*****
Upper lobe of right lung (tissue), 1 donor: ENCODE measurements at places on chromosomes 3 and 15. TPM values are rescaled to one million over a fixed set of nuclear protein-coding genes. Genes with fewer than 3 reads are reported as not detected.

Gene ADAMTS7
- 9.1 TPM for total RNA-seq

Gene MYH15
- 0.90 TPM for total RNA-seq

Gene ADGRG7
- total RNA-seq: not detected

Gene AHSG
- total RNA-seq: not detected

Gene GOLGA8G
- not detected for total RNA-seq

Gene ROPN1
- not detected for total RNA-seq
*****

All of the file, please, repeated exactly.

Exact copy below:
Upper lobe of right lung (tissue), 1 donor: ENCODE measurements at places on chromosomes 3 and 15. TPM values are rescaled to one million over a fixed set of nuclear protein-coding genes. Genes with fewer than 3 reads are reported as not detected.

Gene ADAMTS7
- 9.1 TPM for total RNA-seq

Gene MYH15
- 0.90 TPM for total RNA-seq

Gene ADGRG7
- total RNA-seq: not detected

Gene AHSG
- total RNA-seq: not detected

Gene GOLGA8G
- not detected for total RNA-seq

Gene ROPN1
- not detected for total RNA-seq